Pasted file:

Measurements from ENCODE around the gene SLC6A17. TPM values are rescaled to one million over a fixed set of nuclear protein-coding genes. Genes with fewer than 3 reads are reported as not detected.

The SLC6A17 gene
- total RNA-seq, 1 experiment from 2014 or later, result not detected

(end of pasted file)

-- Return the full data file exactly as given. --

Measurements from ENCODE around the gene SLC6A17. TPM values are rescaled to one million over a fixed set of nuclear protein-coding genes. Genes with fewer than 3 reads are reported as not detected.

The SLC6A17 gene
- total RNA-seq, 1 experiment from 2014 or later, result not detected